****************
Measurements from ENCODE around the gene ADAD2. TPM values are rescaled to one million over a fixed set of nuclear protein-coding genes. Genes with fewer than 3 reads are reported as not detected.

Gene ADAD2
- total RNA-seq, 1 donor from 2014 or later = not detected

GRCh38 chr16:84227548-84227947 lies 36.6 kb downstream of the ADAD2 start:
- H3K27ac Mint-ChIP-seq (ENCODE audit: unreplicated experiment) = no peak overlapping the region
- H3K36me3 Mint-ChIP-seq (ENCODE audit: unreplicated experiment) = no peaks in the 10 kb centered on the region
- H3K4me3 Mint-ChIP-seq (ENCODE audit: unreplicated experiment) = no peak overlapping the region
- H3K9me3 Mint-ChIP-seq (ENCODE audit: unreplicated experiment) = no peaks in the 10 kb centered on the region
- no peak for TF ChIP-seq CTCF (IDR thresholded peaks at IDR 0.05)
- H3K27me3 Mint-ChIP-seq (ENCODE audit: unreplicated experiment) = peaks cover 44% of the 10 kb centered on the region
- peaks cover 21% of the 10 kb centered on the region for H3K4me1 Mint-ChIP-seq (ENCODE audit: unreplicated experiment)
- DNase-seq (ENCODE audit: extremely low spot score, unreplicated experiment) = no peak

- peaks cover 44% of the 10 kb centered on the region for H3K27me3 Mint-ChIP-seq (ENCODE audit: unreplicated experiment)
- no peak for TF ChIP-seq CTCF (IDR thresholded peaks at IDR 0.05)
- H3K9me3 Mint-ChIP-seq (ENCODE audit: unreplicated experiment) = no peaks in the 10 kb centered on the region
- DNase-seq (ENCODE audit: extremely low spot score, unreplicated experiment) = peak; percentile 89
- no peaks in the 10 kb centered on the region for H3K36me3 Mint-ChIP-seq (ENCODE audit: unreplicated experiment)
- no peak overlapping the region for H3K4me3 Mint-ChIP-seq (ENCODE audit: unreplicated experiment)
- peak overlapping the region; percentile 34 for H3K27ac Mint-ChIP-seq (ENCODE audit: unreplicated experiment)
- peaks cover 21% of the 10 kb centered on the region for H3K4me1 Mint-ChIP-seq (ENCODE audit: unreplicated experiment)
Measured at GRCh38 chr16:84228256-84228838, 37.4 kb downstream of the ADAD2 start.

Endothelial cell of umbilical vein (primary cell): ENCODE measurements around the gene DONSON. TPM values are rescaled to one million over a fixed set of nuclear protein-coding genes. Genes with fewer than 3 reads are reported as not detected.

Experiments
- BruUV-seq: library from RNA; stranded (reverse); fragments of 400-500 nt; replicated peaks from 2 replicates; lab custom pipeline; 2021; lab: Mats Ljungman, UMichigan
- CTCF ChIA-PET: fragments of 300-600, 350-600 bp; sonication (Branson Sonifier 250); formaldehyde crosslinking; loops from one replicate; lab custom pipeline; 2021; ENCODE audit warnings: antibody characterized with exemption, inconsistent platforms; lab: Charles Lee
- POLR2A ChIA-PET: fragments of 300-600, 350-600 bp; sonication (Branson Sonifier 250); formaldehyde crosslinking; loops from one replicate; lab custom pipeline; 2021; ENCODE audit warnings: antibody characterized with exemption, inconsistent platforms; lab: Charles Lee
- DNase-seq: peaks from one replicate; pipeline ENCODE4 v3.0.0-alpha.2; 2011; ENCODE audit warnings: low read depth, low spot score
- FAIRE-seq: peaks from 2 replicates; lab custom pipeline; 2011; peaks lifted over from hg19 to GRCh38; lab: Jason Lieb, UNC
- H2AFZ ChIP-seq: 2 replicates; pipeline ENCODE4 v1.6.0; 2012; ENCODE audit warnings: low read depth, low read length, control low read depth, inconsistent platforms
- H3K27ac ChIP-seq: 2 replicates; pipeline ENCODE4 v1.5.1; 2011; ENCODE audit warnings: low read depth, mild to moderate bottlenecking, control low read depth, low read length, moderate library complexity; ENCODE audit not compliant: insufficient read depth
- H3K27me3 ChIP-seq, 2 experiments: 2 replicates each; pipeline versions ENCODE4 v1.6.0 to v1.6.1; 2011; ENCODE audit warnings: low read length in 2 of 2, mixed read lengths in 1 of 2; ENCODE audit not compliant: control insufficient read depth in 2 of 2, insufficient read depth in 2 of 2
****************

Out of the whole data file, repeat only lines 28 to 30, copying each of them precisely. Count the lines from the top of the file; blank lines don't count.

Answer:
- FAIRE-seq: peaks from 2 replicates; lab custom pipeline; 2011; peaks lifted over from hg19 to GRCh38; lab: Jason Lieb, UNC
- H2AFZ ChIP-seq: 2 replicates; pipeline ENCODE4 v1.6.0; 2012; ENCODE audit warnings: low read depth, low read length, control low read depth, inconsistent platforms
- H3K27ac ChIP-seq: 2 replicates; pipeline ENCODE4 v1.5.1; 2011; ENCODE audit warnings: low read depth, mild to moderate bottlenecking, control low read depth, low read length, moderate library complexity; ENCODE audit not compliant: insufficient read depth